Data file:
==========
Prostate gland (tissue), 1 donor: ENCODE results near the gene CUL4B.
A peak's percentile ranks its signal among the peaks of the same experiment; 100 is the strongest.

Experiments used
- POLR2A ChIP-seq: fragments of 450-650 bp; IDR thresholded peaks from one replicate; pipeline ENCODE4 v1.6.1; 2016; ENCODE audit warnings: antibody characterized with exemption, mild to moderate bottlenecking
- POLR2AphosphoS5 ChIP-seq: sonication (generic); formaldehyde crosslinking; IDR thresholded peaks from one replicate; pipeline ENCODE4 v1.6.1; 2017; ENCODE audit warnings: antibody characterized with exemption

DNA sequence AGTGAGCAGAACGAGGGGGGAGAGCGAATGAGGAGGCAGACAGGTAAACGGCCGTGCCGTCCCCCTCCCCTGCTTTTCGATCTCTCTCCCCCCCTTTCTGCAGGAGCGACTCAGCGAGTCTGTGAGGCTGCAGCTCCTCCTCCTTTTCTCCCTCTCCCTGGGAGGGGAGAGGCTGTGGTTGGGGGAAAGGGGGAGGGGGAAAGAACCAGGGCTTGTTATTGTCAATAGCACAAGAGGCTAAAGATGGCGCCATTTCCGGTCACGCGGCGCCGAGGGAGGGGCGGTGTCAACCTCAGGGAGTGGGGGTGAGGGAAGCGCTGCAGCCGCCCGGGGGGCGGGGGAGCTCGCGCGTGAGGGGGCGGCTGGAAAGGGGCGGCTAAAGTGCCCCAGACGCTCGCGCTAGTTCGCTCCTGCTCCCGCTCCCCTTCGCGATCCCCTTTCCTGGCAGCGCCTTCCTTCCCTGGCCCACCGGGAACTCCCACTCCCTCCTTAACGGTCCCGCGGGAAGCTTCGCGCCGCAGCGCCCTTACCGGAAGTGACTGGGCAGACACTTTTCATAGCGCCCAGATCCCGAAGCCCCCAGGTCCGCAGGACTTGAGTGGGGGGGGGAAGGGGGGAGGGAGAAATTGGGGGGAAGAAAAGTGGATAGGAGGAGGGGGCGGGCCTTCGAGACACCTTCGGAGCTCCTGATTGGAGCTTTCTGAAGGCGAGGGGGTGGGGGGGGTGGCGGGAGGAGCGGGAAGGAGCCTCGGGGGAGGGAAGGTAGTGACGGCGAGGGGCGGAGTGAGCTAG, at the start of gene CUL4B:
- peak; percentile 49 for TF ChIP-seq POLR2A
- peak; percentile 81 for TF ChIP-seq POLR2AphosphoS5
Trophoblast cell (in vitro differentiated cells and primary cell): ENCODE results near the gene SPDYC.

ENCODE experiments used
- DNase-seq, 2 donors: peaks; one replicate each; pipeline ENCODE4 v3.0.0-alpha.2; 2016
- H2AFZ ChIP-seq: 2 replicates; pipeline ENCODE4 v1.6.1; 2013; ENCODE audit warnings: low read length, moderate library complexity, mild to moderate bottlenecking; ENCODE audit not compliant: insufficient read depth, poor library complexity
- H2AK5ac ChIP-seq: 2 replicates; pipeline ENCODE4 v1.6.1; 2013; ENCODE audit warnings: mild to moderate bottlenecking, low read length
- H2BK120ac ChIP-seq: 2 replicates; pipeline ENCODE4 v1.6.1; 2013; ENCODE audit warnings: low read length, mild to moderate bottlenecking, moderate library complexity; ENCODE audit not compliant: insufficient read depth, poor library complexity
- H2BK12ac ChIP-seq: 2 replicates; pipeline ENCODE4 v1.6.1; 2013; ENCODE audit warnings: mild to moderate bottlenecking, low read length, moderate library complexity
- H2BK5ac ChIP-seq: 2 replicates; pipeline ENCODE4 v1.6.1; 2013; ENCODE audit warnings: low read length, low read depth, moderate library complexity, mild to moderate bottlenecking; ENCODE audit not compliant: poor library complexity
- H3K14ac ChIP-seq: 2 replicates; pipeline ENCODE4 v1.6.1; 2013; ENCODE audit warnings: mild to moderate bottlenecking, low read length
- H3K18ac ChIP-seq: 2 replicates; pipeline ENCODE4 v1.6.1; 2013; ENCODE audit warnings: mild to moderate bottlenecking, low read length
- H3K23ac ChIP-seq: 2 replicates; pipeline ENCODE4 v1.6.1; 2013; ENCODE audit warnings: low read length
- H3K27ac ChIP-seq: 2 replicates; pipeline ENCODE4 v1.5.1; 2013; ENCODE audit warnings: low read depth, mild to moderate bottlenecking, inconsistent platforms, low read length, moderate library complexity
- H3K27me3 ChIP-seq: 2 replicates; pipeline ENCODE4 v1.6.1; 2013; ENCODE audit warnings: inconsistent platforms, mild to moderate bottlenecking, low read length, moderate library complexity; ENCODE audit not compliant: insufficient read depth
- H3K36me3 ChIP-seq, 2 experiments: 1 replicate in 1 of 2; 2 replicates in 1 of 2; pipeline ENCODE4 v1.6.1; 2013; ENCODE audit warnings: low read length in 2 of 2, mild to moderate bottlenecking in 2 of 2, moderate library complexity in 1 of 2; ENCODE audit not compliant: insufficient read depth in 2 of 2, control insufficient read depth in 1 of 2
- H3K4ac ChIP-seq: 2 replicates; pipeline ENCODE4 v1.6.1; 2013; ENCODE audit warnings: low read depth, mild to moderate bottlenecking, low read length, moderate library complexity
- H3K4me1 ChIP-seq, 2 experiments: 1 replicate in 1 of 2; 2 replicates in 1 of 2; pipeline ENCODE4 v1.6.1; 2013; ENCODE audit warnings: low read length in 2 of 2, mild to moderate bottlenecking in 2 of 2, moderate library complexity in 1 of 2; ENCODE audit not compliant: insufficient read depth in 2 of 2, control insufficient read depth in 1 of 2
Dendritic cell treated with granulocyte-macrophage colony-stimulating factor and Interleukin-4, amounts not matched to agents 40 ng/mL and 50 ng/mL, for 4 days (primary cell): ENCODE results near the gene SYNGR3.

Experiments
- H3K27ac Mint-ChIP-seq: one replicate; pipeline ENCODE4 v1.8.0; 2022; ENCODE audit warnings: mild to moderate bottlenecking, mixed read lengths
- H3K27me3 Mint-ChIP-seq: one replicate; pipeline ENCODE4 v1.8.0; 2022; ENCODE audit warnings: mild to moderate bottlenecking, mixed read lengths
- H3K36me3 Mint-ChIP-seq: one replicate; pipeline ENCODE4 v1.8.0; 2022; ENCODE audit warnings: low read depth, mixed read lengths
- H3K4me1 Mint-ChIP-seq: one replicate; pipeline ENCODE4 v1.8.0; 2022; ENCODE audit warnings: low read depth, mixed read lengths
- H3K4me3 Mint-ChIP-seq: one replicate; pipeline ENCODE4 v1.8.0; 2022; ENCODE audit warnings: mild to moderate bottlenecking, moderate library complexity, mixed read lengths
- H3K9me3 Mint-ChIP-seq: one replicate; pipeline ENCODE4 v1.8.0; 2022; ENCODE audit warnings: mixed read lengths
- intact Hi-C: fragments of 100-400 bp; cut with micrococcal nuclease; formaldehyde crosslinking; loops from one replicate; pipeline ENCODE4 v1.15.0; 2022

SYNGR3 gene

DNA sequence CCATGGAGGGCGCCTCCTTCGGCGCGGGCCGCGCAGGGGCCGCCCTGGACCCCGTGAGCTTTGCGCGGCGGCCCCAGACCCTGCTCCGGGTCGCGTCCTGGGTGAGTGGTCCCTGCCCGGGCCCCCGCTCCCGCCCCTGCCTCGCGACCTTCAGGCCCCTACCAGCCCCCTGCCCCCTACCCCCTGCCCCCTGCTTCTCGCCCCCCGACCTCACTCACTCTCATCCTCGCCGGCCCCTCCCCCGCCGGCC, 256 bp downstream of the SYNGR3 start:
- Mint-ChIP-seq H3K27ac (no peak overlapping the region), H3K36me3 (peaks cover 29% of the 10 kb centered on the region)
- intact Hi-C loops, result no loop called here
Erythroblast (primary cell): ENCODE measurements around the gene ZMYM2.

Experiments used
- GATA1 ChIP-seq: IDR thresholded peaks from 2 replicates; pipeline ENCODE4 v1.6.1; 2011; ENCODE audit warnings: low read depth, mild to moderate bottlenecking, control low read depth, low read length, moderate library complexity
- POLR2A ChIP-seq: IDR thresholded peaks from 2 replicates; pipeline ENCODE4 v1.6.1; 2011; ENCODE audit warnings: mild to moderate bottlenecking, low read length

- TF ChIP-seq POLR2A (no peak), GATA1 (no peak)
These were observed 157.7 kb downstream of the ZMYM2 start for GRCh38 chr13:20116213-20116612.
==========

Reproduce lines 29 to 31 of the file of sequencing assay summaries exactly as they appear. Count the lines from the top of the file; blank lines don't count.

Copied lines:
- H3K36me3 Mint-ChIP-seq: one replicate; pipeline ENCODE4 v1.8.0; 2022; ENCODE audit warnings: low read depth, mixed read lengths
- H3K4me1 Mint-ChIP-seq: one replicate; pipeline ENCODE4 v1.8.0; 2022; ENCODE audit warnings: low read depth, mixed read lengths
- H3K4me3 Mint-ChIP-seq: one replicate; pipeline ENCODE4 v1.8.0; 2022; ENCODE audit warnings: mild to moderate bottlenecking, moderate library complexity, mixed read lengths